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Majestic Murray in the groove and unstoppable form

By Paul Newman

It is easy to take Andy Murray's consistent excellence for granted on what has become his home court but the 27-year-old Scot delivered a performance of explosive brilliance here last night to book his place in the second week of Wimbledon for the sixth year in a row.

Murray's 6-2, 6-3, 6-2 victory over Spain's Roberto Bautista Agut on Centre Court was his third straight-sets win in succession this week and by some margin his most impressive.

Murray, who has now won 16 matches in a row at Wimbledon, has dropped only 19 games in reaching next week's fourth round, which is seven fewer than his previous best at the All England Club in 2010.

In beating the world No 23 he took a significant step up in class compared with his previous victories over David Goffin and Blaz Rola.

Bautista Agut, who won his first title at a grass-court tournament in the Netherlands last week, is one of the game's most improved performers but was swept aside by a merciless performance from his occasional training partner.

The world No 5 needed just 95 minutes to secure a second-round meeting on Monday with Kevin Anderson, a 6ft 8in South African with a big serve and a big game.

Every department of Murray's game looked in good order, even if he did play two loose service games.

He dropped only five points when his first serve found the target, punished his opponent's serve with some thunderous returns, hit some stunning ground strokes and moved around the court with his customary sure-footed speed.

Bautista Agut, a baseline drone who plays as though he fears getting a nosebleed if he dares to venture up the court, had clearly forgotten to pack a Plan B in his racket bag.

With neither the serve nor the power to hurt Murray, the Spaniard (pictured) could do little more than stand upright and take the Scot's punches on the chin.

However, Murray insisted afterwards: "He's the best opponent that I've played so far. He was a step-up but I felt like I responded well.

"I thought there were a few things I could do a little bit better, but it's been a good first week. Now I can rest up and be fresh for Monday."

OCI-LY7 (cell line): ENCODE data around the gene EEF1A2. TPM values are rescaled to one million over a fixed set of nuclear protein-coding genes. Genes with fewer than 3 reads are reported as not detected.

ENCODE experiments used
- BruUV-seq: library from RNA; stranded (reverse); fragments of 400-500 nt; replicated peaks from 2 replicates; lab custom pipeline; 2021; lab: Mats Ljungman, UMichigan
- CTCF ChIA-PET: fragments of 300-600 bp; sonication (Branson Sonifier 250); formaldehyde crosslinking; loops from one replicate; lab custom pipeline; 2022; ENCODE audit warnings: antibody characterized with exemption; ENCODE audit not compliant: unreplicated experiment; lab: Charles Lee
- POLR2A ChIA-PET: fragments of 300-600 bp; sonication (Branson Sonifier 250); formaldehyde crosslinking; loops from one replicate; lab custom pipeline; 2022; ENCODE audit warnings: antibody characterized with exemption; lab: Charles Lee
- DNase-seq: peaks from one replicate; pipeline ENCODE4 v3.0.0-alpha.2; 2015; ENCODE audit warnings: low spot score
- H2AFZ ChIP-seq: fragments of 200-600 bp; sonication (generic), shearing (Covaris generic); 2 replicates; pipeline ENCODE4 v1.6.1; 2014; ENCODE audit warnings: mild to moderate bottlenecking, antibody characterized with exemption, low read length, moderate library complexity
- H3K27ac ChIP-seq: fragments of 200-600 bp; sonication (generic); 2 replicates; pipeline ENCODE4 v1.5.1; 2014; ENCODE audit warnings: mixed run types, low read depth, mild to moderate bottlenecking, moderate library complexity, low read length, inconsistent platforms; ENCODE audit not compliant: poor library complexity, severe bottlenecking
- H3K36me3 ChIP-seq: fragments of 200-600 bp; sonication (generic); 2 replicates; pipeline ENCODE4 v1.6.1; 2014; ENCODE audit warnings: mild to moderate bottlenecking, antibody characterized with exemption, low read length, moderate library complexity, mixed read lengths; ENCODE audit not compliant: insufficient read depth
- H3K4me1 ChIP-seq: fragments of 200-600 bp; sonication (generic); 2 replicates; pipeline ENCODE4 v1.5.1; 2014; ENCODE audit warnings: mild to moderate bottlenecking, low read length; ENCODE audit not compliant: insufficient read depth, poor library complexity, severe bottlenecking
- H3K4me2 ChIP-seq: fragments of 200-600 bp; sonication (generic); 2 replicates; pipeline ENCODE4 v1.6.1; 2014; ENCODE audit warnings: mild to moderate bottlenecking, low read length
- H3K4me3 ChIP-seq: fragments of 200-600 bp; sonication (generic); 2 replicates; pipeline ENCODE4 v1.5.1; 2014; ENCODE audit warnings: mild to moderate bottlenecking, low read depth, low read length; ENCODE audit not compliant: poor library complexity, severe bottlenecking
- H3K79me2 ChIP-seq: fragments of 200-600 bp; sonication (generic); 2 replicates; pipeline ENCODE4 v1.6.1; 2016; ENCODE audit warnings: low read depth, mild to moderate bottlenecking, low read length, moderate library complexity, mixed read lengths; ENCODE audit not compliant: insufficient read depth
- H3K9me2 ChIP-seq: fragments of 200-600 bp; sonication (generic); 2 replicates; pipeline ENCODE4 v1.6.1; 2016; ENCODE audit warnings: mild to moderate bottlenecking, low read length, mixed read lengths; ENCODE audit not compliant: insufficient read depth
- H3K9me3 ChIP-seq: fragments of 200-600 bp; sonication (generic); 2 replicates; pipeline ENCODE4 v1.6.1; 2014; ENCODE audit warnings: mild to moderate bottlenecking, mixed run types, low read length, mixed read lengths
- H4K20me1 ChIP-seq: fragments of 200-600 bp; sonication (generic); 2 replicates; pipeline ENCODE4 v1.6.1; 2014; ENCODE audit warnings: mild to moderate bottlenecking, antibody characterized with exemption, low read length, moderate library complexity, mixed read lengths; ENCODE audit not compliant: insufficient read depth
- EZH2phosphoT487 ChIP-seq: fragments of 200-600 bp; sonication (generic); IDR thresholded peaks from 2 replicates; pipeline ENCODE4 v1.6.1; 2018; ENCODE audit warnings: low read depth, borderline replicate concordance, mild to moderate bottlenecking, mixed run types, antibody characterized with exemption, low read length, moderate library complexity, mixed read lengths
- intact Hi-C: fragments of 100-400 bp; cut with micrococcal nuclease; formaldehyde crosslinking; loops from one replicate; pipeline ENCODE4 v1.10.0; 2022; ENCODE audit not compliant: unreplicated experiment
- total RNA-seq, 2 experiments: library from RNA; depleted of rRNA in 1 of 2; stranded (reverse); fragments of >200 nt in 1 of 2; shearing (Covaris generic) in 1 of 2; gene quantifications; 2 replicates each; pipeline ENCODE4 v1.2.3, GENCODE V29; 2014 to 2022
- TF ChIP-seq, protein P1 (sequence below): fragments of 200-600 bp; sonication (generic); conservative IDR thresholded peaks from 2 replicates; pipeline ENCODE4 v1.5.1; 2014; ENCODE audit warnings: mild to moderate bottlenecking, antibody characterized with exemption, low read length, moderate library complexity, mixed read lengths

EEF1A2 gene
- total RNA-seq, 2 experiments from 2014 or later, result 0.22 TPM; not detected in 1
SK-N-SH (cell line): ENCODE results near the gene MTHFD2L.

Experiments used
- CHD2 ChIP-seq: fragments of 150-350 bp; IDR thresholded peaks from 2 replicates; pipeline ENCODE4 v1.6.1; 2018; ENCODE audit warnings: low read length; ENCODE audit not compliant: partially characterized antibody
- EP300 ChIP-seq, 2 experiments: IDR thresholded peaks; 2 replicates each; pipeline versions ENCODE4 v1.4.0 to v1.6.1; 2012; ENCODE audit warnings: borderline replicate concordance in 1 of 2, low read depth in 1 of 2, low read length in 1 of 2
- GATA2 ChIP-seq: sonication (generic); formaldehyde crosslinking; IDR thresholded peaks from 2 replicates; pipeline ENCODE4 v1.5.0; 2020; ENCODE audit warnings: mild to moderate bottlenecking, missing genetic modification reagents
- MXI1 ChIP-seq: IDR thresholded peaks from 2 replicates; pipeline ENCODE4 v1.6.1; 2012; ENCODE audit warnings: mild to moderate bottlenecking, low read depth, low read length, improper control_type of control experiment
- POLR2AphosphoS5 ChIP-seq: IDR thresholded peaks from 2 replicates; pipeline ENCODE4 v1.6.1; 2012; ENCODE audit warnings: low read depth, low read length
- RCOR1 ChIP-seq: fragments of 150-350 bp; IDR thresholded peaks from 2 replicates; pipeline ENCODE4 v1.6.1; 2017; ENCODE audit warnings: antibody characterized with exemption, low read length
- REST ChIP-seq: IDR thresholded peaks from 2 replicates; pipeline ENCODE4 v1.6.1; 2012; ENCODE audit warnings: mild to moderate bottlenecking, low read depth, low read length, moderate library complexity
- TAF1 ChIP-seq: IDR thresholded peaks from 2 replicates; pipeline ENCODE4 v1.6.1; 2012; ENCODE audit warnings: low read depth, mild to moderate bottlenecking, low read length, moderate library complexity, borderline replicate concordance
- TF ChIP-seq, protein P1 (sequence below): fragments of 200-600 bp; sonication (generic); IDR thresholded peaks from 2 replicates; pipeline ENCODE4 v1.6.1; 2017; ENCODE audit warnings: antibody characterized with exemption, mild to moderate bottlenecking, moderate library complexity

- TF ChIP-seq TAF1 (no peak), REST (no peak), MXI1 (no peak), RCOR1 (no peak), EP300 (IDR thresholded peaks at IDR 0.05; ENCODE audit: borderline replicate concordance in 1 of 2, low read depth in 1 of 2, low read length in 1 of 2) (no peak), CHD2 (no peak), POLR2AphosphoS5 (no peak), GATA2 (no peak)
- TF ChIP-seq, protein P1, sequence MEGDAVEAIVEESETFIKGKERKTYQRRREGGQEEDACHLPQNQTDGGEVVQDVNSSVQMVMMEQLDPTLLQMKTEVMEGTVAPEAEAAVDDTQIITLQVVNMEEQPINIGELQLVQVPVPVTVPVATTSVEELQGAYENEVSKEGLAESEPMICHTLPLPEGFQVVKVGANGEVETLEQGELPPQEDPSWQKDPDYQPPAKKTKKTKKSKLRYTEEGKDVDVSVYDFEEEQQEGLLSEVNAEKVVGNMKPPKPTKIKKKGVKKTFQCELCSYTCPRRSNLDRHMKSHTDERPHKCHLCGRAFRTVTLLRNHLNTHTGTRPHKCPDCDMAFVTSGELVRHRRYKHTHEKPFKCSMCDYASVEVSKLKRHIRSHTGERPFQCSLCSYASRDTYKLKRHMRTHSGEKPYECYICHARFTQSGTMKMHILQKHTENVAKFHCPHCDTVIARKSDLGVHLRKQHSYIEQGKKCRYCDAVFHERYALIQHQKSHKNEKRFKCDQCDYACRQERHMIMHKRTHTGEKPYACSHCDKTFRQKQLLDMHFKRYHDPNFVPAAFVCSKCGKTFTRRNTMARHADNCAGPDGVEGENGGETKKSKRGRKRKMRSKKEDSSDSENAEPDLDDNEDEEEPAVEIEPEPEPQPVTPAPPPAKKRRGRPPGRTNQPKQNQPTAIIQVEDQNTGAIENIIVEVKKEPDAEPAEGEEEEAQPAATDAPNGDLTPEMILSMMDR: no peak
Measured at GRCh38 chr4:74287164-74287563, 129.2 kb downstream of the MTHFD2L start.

After a lunchtime start on Court One in Murray's previous match, normal service was resumed with an early-evening appointment on Centre Court. The afternoon rain which had been forecast never arrived and by the time the players came on to court just after 6pm the last of the sunshine on a glorious evening lit up one corner of the court, the rest of which was in shadow.

Bautista Agut began confidently enough, holding for 1-0 and then going 30-0 up on Murray's serve in the second game. That was about as good as it got for the man from Valencia. Murray held serve and broke to love in the following game, courtesy of two thumping forehand winners and two errors by Bautista Agut. After breaking again in the seventh game Murray served out for the set in just 27 minutes.

On the first point of the second set a Murray shot clipped the top of the net and trickled over on to Bautista Agut's side of the court. The Spaniard reacted with the look of a man who had just lost his spade after being asked to remove all the sand from the beach at Torremolinos. Bautista Agut went on to hold serve but two subsequent breaks took Murray into a 5-2 lead.

Murray played a poor service game as Bautista Agut broke for 5-3, but order was quickly restored. The Scot, seeming to vent his anger at dropping his serve, hit a sensational corner-to-corner forehand cross-court winner on the first point of the following game and went on to break for the fifth time in the match to take a two-sets-to-love lead.

Bautista Agut was looking increasingly down-in-the-mouth. En route to dropping serve in the second game of the third set he appeared to let out a loud sigh of "adios".

It was not long before Murray was saying his goodbyes. The Scot went 4-0 up, suffered another blip when two double faults enabled Bautista Agut to break back for 4-1, but broke again at 5-2 to complete his victory.

The only time when a smile broke out on the Spaniard's face was when he congratulated Murray at the end, having slipped and hit a forehand beyond the baseline on the fourth match point.

Murray beat Anderson, his next opponent, for the loss of only four games when they met in the first round of the Australian Open four years ago, but the current world No 18 won their only other meeting at the Montreal Masters in 2011.

"He's a tough opponent," Murray said. "I think he's playing the best tennis of his career so far. I think he's up at his highest ranking. He's made some improvements this year. He's a big guy with a big game so I'll need to be sharp and I'll have to return well."

Murray's mother, Judy, was absent for some of the match as she watched her other son, Jamie, win his doubles match.

"None of my family came to watch me. My brother's the priority," Andy joked afterwards. "He's the No 1 son. He's always had the preference. That's why I've been so competitive since I've been a kid.

"But it's good that we both won."

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